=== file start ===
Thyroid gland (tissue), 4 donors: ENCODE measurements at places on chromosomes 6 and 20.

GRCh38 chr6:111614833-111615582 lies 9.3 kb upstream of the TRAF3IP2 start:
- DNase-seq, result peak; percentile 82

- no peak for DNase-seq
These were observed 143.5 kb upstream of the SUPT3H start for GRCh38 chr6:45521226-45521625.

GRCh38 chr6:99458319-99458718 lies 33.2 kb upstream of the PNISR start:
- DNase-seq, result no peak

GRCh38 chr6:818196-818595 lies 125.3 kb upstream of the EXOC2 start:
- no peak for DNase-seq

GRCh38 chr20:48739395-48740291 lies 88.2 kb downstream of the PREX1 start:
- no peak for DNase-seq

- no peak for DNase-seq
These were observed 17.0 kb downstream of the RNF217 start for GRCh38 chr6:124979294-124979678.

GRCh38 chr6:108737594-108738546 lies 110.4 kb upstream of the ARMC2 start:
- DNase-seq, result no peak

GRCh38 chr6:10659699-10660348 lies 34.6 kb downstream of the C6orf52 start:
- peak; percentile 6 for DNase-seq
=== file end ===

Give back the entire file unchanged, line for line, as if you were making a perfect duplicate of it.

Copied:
Thyroid gland (tissue), 4 donors: ENCODE measurements at places on chromosomes 6 and 20.

GRCh38 chr6:111614833-111615582 lies 9.3 kb upstream of the TRAF3IP2 start:
- DNase-seq, result peak; percentile 82

- no peak for DNase-seq
These were observed 143.5 kb upstream of the SUPT3H start for GRCh38 chr6:45521226-45521625.

GRCh38 chr6:99458319-99458718 lies 33.2 kb upstream of the PNISR start:
- DNase-seq, result no peak

GRCh38 chr6:818196-818595 lies 125.3 kb upstream of the EXOC2 start:
- no peak for DNase-seq

GRCh38 chr20:48739395-48740291 lies 88.2 kb downstream of the PREX1 start:
- no peak for DNase-seq

- no peak for DNase-seq
These were observed 17.0 kb downstream of the RNF217 start for GRCh38 chr6:124979294-124979678.

GRCh38 chr6:108737594-108738546 lies 110.4 kb upstream of the ARMC2 start:
- DNase-seq, result no peak

GRCh38 chr6:10659699-10660348 lies 34.6 kb downstream of the C6orf52 start:
- peak; percentile 6 for DNase-seq